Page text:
Conclusion In our experience, patients with RV dysfunction less likely benefited from CRT. RV assessment, studied with CMR, appears to be a good predictor of the response to biventricular stimulation.
Source: Journal of Cardiovascular Medicine - Category: Cardiology Tags: Research articles: Heart failure Source Type: research
CONCLUSIONA large proportion of patients are still alive 10 years after CRT implantation. Variables at the time of CRT implant can help provide prognostic information to patients and electrophysiologists to determine the long ‐term benefit and survival of patients after CRT implantation.This article is protected by copyright. All rights reserved.
Source: Journal of Cardiovascular Electrophysiology - Category: Cardiology Authors: Tags: DEVICE THERAPY Source Type: research
Abbott Laboratories continues to extend its list of milestones in the cardiovascular space. The Abbott Park, IL-based company has now won Breakthrough Device Designation from FDA for the in-development Fully Implantable Left Ventricular Assist System (FILVAS). FILVAS builds on the HeartMate 3 Left Ventricular Assist Device (LVAD). The technology was inherited by St. Jude Medical when it was acquired by Abbott. St. Jude inherited Heartmate 3 after it acquiredThoratec for $3.4 billion. Kevin Bourque, Divisional Vice President of Research &Development for Abbott’s Mechanical Circulatory Support portfol...
Source: MDDI - Category: Medical Devices Authors: Tags: Cardiovascular Regulatory and Compliance Source Type: news
Michel Mirowski and his colleagues gave the field of implantable cardioverter-defibrillators (ICDs) a pretty good start, but what's more impressive is how far the technology has advanced since that first human ICD implant in February 1980. In the past 40 years we've seen ICDs become dramatically smaller, longer lasting, more capable, more personalized, subcutaneous (non-transvenous), and even MRI-firendly. And that's not to mention the advanced data connectivity and monitoring capabilities that the latest technologies offer. So without further ado, let's take a look at the current ICD landscape and the companie...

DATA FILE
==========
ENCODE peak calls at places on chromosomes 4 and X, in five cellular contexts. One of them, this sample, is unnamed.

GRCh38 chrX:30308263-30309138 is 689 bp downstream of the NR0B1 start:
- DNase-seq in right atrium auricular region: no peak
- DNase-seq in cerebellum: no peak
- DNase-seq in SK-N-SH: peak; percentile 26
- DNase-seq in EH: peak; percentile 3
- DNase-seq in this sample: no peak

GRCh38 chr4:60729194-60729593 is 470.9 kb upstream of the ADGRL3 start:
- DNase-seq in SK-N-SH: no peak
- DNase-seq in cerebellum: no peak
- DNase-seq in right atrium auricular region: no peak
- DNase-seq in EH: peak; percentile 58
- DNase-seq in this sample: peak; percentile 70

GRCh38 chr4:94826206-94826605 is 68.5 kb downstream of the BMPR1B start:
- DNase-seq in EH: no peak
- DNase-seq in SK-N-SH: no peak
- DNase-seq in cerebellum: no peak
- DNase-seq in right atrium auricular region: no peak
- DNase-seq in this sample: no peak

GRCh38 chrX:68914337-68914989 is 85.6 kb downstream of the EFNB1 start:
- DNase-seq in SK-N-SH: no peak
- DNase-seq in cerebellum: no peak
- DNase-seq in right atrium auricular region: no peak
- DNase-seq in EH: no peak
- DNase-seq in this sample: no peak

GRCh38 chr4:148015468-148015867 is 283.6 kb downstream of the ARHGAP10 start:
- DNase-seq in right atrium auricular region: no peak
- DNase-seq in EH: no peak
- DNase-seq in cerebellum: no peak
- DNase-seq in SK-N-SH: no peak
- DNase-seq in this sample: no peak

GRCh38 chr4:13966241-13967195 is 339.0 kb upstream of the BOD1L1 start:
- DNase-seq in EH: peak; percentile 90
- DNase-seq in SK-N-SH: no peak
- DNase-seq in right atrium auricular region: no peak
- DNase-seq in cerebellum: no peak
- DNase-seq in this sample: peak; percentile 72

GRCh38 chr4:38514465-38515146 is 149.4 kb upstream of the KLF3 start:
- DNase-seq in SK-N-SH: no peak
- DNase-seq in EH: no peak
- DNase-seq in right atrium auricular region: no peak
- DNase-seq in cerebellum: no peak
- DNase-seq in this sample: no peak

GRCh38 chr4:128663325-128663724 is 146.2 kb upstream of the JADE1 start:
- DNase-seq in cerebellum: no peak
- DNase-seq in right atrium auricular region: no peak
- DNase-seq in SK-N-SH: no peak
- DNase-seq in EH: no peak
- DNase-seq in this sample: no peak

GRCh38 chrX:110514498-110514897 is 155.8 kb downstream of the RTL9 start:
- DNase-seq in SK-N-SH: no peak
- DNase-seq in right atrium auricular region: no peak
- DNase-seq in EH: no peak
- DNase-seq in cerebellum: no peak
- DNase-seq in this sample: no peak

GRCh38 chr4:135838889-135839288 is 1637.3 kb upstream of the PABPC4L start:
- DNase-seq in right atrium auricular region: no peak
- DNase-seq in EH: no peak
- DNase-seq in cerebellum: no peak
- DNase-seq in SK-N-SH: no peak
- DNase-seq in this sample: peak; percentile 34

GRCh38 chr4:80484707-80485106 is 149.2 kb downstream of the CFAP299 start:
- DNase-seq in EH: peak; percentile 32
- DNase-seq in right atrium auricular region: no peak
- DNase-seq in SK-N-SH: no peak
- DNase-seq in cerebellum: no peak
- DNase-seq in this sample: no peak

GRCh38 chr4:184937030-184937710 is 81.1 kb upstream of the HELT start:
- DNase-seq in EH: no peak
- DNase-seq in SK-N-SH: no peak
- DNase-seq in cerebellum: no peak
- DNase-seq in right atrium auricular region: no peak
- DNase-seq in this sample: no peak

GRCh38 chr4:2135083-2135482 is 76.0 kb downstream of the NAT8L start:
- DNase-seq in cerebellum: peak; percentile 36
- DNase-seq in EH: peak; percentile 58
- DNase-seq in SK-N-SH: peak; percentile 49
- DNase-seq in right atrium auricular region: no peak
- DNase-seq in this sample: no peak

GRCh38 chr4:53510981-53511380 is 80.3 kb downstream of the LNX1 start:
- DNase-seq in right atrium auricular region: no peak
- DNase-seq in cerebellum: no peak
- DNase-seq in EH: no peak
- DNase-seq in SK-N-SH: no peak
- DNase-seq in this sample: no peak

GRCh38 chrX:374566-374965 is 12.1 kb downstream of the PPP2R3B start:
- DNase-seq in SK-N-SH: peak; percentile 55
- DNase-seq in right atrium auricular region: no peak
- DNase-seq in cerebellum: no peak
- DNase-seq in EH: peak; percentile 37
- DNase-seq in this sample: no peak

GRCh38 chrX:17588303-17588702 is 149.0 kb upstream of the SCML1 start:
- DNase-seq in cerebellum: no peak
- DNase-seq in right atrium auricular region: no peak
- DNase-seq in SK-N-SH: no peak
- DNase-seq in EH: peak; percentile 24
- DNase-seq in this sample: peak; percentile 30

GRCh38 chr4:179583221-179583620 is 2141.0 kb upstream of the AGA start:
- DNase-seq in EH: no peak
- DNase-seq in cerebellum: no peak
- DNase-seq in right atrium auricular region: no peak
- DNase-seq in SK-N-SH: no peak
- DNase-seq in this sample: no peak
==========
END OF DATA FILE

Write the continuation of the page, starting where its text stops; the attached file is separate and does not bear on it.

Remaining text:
Source: MDDI - Category: Medical Devices Authors: Tags: Implants Source Type: news
Medtronic has announced that its Cobalt and Crome implantable cardioverter-defibrillators (ICD) and cardiac resynchronization therapy-defibrillators (CRT-D) won EU CE Mark clearance, allowing their introduction to the continent. The devices featu...
Source: Medgadget - Category: Medical Devices Authors: Tags: Cardiac Surgery Cardiology Source Type: blogs
Authors: Abe S, Yoshihisa A, Ichijo Y, Sato Y, Kanno Y, Takiguchi M, Yokokawa T, Misaka T, Sato T, Oikawa M, Kobayashi A, Yamaki T, Kunii H, Takeishi Y Abstract It has been recently recognized that recovery of left ventricular ejection fraction (EF), termed "recovered EF", occurs in a proportion of heart failure patients with reduced EF (HFrEF), and is associated with better prognosis. However, the clinical characteristics of "recovered EF" have not been fully examined.Consecutive 567 patients hospitalized due to HFrEF (EF
Source: International Heart Journal - Category: Cardiology Tags: Int Heart J Source Type: research
ConclusionThis analysis from the European CRT Survey II overall shows good guideline adherence, high implantation success and a low rate of complications in daily practice. There are some regional differences in baseline characteristics, CRT indication, and procedural aspects. The use of remote monitoring in Germany lags behind other European countries.Graphic abstract
Source: Clinical Research in Cardiology - Category: Cardiology Source Type: research